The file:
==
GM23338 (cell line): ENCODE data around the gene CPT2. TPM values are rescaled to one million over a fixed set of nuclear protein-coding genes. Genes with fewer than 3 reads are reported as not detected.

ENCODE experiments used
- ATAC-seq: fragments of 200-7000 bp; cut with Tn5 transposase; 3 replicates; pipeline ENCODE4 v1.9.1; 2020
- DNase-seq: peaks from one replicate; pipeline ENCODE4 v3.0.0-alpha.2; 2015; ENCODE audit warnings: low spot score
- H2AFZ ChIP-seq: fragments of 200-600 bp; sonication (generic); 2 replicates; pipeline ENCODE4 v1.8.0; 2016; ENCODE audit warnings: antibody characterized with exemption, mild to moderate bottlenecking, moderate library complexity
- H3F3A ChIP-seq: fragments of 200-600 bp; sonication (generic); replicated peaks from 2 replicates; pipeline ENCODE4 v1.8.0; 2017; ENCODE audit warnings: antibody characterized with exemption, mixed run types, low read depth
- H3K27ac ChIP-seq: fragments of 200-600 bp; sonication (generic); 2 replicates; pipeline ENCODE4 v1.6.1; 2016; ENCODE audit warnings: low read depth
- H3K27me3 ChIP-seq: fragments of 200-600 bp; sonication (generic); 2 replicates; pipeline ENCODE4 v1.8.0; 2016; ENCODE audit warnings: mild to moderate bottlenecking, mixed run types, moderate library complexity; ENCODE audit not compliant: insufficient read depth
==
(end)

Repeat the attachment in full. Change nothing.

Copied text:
GM23338 (cell line): ENCODE data around the gene CPT2. TPM values are rescaled to one million over a fixed set of nuclear protein-coding genes. Genes with fewer than 3 reads are reported as not detected.

ENCODE experiments used
- ATAC-seq: fragments of 200-7000 bp; cut with Tn5 transposase; 3 replicates; pipeline ENCODE4 v1.9.1; 2020
- DNase-seq: peaks from one replicate; pipeline ENCODE4 v3.0.0-alpha.2; 2015; ENCODE audit warnings: low spot score
- H2AFZ ChIP-seq: fragments of 200-600 bp; sonication (generic); 2 replicates; pipeline ENCODE4 v1.8.0; 2016; ENCODE audit warnings: antibody characterized with exemption, mild to moderate bottlenecking, moderate library complexity
- H3F3A ChIP-seq: fragments of 200-600 bp; sonication (generic); replicated peaks from 2 replicates; pipeline ENCODE4 v1.8.0; 2017; ENCODE audit warnings: antibody characterized with exemption, mixed run types, low read depth
- H3K27ac ChIP-seq: fragments of 200-600 bp; sonication (generic); 2 replicates; pipeline ENCODE4 v1.6.1; 2016; ENCODE audit warnings: low read depth
- H3K27me3 ChIP-seq: fragments of 200-600 bp; sonication (generic); 2 replicates; pipeline ENCODE4 v1.8.0; 2016; ENCODE audit warnings: mild to moderate bottlenecking, mixed run types, moderate library complexity; ENCODE audit not compliant: insufficient read depth